I warn anyone going out at night or even in the day, keep only what you need on you and watch anyone at all times. Obviously around the Eiffel tower where it seems crime is huge.

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    the Natives!

    by kop-queen Updated Mar 5, 2006

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    In general very unfriendly - happy to take your money but not keen to strike up conversations(well attempted broken French/English conversations).

    Nearly mugged in broad daylight on a busy street. Fortunately recognised the french word for "knife" even though the tone had been friendly and the approach had been smiley smiley. Lucky escape!

    Prefer Brittany any day - def' would not return to Paris unless we get to the CL final again this year and I can get a ticket!.

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    Traveling after dark

    by Robin922 Written Jun 15, 2005

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    This tip was given to me by my hotel desk personal, and was also mentioned by several others. I choose to take the warning. If you are staying in the outer area (such as a hotel near the airport), and stay in town after dark on a weekend, take a cab back.

    If traveling with a group, the train would be O.K. However a person traveling alone and especially a woman you could run into a problem.

    I did stay after dark to see the tower lights. The cab fare was 45 euros to my airport hotel. The perfect way to end a nice day, I was safe and sound, and got see the city night lights from a different angle.

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    Look Before You Cross the Street!

    by CALSF Written May 29, 2005

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    Paris is not as horrible for pedestrians as it is in Italy (my observation however). Or does it take a puzzling moment or two to figure out which way to look before you cross a street as it is in the UK due to the right hand driving.

    But it is a bit dangerous to cross the streets anyway. Even though there are pedestrian crosswalk signals you have to be careful. The Parisian drivers are pretty hyper and don't have much patience in waiting for pedestrians to cross and will zoom past you even if you have the right of way. However, I noticed and have experienced that they do stop in time before running into you. ;)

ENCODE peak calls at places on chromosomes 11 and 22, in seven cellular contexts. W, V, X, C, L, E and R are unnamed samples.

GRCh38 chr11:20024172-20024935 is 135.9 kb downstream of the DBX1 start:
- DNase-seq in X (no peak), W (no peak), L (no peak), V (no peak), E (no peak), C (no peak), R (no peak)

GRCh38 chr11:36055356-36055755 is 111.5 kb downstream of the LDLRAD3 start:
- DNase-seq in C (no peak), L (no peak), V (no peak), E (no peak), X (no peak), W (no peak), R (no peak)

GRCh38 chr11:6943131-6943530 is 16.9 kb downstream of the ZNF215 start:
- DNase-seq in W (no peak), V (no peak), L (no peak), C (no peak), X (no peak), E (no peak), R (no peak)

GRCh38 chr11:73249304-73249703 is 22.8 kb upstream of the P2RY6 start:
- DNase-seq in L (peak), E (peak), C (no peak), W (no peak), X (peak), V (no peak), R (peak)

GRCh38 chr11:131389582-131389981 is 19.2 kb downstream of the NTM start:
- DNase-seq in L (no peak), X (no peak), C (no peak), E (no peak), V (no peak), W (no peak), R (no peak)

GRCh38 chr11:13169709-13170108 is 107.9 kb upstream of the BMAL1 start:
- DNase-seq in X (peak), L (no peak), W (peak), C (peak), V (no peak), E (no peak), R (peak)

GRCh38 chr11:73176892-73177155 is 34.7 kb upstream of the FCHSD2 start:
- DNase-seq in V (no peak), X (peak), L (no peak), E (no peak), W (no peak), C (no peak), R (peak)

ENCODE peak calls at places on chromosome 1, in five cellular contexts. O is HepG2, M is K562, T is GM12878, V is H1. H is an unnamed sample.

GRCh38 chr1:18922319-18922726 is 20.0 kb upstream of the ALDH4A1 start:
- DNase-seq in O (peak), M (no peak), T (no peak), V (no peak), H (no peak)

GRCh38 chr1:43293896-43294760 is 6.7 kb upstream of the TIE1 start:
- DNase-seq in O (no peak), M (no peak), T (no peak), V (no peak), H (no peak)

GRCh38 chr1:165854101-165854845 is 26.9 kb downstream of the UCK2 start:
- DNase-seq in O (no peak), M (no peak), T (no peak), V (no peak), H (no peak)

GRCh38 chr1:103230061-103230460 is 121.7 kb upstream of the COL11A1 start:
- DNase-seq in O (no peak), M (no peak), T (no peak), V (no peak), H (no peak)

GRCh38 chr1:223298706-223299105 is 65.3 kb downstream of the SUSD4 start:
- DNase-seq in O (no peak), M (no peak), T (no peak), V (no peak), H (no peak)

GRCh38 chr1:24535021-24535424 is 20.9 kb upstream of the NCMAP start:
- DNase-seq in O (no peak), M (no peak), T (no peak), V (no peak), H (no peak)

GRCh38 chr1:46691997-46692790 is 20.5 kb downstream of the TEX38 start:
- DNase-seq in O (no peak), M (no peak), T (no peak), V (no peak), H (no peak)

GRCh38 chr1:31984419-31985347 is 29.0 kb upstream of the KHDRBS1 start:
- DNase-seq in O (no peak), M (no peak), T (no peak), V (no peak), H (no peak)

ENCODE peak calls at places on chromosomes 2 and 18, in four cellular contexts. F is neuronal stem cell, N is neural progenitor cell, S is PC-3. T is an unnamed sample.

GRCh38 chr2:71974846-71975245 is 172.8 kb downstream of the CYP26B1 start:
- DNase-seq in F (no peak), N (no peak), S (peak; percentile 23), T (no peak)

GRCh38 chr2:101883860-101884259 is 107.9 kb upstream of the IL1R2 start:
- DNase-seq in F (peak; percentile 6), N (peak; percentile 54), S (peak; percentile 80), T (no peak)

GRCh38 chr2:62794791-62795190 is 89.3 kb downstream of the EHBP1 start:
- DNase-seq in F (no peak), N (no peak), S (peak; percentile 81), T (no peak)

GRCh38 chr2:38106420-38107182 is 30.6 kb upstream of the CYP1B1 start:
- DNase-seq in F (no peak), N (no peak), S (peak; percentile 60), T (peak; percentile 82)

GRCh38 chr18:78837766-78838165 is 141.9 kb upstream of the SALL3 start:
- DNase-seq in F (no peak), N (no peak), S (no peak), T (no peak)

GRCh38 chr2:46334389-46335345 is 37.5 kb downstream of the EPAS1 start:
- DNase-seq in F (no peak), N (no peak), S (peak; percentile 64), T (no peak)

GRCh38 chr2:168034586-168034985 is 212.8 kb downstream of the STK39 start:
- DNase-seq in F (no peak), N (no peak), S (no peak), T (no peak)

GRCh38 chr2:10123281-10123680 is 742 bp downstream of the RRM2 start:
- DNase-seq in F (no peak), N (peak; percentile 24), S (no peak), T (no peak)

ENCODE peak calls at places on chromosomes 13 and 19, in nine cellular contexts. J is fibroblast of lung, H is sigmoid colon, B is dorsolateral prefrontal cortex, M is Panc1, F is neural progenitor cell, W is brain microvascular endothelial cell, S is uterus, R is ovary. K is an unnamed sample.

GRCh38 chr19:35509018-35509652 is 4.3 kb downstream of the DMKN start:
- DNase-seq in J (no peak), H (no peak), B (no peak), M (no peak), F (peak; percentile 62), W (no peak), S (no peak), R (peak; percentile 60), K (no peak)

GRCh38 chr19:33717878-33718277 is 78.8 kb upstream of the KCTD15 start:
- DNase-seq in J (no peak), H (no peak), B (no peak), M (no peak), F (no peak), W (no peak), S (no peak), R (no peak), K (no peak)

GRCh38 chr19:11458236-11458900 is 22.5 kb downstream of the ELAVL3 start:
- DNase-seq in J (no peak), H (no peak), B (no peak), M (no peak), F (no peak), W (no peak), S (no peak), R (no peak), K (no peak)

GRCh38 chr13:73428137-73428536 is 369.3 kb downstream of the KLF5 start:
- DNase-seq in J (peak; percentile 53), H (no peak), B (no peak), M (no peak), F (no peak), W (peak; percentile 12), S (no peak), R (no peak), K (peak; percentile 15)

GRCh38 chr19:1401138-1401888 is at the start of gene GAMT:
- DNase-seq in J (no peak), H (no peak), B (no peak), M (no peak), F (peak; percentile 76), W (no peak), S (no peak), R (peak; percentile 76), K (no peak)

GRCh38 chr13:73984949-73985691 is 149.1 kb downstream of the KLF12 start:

A busy Parisian instersection

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    Hotel Winding Stairways

    by CALSF Written May 25, 2005

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    Paris is an old city. And many of the small, cozy hotels were converted from former residences. However, the buildings themselves are usually left in their original state.

    One thing you will notice is that the (stone) stairways are not always straight. In order to save space alot if not all hotels have winding staircases from top to bottom. They can be a little dangerous if you are not careful where you step.

    Be sure that you take your time as the inner part of the staircase is pretty narrow. Also due to centuries of wear and tear the staircases can be worn out and uneven causing you to lose your balance if you are not careful.

    A worn, winding staircase @ Hotel Verneuil

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    Nap in the park

    by MissAboo Written May 12, 2005

    If you are a little tired and want to lay back near a statue in a park dont, in a matter of seconds police will tell you to move.

    I dont know if theres no napping in parks, or if its napping near a statue.

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    It's Easy To Trip Over One Of These!

    by ChrisRJ Written Apr 4, 2005